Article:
We recently took our son to visit his grandparents in rural Oregon. Surrounded by acreage and farms, he got to visit goats, sheep, a llama, chickens, and a handful of dogs and cats. He was delighted! On top of that there was running down rolling hills barefoot, digging in dirt, and climbing rock piles. Each night he went to bed exhausted from his busy days. This was just the beginning of earthing himself into a place that will become an important part of his childhood. It gave us an idea of what to be prepared for in our future adventures and when to let go and let him grow wild!
Here are a few books in our collection to inspire your own kiddo’s adventures with nature:
Vitamin N: the Essential Guide to a Nature-rich Life by Richard Louv
A book chock full of ideas to get involved with the natural world. While I was originally drawn to it for ideas for my child, it goes above and beyond the immediate family to include the greater community at large. It highlights organizations connecting people to nature, as well as articles, research and reading suggestions. Also, for a book published in 2016 it is still relevant and informative.
Continue reading “Growing Wild!”
I know solitude seems like the opposite of what you want to do right now, but solitude with a purpose, such as rest, could be highly beneficial especially after this difficult year. There are also many forms of rest. Resting the mind for better sleep, retreating to rest and recharge, and finding solitude to create or come to terms with our season of winter.
Here are a few books in our collection that bring that idea of rest to mind:
Nothing Much Happens: Cozy and Calming Stories to Soothe your Mind and Help You Sleep by Kathryn Nicolai
While my insomnia has been more pregnancy related than not, I’ve been finding tools to help slow down my overthinking brain to make it not so miserable: heartburn tea, putting my phone away an hour before bed, and the most important tool, reading a physical book at bedtime. Based on the podcast this collection includes soothing new stories and adorable illustrations to help you sleep. Continue reading “Rest and Retreat”
Today we unveil yet another Book Bingo category: nature. As someone who loves the outdoors as much as I love reading, I’m very excited for this square! Whether you’re a nature lover or not, here are some different ways to find a book that best suits your reading interests:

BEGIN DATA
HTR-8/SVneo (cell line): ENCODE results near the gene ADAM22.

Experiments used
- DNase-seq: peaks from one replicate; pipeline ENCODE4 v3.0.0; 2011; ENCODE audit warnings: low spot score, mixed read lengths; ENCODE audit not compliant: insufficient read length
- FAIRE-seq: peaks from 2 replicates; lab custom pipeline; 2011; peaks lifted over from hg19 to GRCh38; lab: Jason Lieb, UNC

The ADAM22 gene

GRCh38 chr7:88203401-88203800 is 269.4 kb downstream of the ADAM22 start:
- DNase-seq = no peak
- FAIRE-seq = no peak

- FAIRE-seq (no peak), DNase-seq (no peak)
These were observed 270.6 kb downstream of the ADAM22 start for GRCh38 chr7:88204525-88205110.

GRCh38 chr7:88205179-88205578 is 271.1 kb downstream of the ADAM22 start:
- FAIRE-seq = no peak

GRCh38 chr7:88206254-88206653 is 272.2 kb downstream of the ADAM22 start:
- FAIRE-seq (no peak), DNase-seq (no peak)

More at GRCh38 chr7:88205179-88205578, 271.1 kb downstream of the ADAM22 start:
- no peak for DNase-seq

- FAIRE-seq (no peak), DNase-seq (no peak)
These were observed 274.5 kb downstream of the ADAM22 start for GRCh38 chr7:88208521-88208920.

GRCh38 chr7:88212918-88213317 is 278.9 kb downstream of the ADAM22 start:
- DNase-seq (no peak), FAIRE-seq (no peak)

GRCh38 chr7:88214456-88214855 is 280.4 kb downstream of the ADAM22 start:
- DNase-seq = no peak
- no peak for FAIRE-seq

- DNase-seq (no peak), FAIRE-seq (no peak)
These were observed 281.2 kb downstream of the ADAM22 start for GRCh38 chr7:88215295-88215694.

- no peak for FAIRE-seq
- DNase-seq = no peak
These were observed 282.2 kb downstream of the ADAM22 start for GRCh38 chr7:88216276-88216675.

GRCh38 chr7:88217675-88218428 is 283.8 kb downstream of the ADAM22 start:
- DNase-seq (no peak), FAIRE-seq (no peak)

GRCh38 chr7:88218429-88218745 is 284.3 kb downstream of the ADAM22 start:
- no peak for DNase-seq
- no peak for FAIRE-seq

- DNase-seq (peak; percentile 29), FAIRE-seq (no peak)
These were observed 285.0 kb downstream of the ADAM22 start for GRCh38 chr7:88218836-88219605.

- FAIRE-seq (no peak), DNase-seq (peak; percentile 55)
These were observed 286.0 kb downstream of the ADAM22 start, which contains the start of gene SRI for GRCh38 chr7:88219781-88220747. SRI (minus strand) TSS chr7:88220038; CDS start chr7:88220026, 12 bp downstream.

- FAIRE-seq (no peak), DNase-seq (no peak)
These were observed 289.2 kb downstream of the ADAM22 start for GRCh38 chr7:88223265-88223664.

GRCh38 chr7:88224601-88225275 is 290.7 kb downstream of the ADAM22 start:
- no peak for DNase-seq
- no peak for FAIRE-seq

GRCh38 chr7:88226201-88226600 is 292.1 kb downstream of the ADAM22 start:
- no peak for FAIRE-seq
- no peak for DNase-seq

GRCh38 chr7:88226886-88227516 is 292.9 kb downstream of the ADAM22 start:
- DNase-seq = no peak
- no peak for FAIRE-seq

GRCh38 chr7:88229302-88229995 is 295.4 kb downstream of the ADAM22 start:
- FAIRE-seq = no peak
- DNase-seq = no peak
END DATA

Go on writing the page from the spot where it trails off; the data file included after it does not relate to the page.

Think Local: If you’re taking daily walks around your neighborhood, you may be noticing local plants and animals more. Learn more about Emerald City wildlife with books from Seattle authors. Kelly Brenner’s fantastic Nature Obscura highlights creatures and plants in our urban environment that most of us overlook, from musk rats to lichens to dragonflies. Have you become an armchair birder during quarantine? Check out Lyanda Lynn Haupt’s thoughtful observations on ordinary birds like starlings and crows. UW wildlife professor John Marzluff has also written a modern classic on corvid behavior. And if you’re wondering how we’ll survive when the grocery stores run out of food, urban forager Langdon Cook has got some hot tips for you. Continue reading “#BookBingoNW2020: Nature”
The clouds are disappearing and the temperatures are warming, which means the summer months are just within reach in the Pacific Northwest! Take a book or two along as you and your kiddos head to the park or the beach. You’ll satisfy the curiosity of those little scientists and enhance your family’s appreciation for our astounding natural world. Just take care to keep those library books from falling into Puget Sound!
Goodbye Summer, Hello Autumn by Kenard Pak
Recommended for ages 2+
Revel in the warm glow of these stunning illustrations as you and your child read about summer’s gradual transition to autumn. The main character chats easily with the elements and creatures of the natural world, creating a sense of friendliness and compassion between humans and nature. Continue reading “Cultivating a Love of Nature with Children”
West Seattle’s Camp Long will be hosting another fabulous event Aug 20-21. Visit the park to walk in the woods, witness musical performances across diverse genres, or participate in art activities, writing workshops and open mics, juggling, costumed hikes through the forest, and naturalist events. The festival also features the “Museum of Sound” where artists will occupy Camp Long’s eight rustic cabins with installations of sound, music and art. For two whole days Camp Long will be a hotbed of creative energy sure to inspire artists and nonartists alike. Continue reading “Art Books in Nature”